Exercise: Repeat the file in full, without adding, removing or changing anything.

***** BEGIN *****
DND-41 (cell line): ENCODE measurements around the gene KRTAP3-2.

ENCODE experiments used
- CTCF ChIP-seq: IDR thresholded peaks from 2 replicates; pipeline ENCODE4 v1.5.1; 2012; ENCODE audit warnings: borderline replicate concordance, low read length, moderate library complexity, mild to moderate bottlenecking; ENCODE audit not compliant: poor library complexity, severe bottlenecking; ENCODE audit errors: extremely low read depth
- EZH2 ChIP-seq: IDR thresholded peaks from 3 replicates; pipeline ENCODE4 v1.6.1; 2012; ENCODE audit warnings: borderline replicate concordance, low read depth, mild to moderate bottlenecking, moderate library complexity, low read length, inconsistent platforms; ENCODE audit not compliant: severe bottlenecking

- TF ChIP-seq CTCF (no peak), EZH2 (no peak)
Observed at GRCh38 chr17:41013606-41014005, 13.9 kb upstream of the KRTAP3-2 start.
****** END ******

DND-41 (cell line): ENCODE measurements around the gene KRTAP3-2.

ENCODE experiments used
- CTCF ChIP-seq: IDR thresholded peaks from 2 replicates; pipeline ENCODE4 v1.5.1; 2012; ENCODE audit warnings: borderline replicate concordance, low read length, moderate library complexity, mild to moderate bottlenecking; ENCODE audit not compliant: poor library complexity, severe bottlenecking; ENCODE audit errors: extremely low read depth
- EZH2 ChIP-seq: IDR thresholded peaks from 3 replicates; pipeline ENCODE4 v1.6.1; 2012; ENCODE audit warnings: borderline replicate concordance, low read depth, mild to moderate bottlenecking, moderate library complexity, low read length, inconsistent platforms; ENCODE audit not compliant: severe bottlenecking

- TF ChIP-seq CTCF (no peak), EZH2 (no peak)
Observed at GRCh38 chr17:41013606-41014005, 13.9 kb upstream of the KRTAP3-2 start.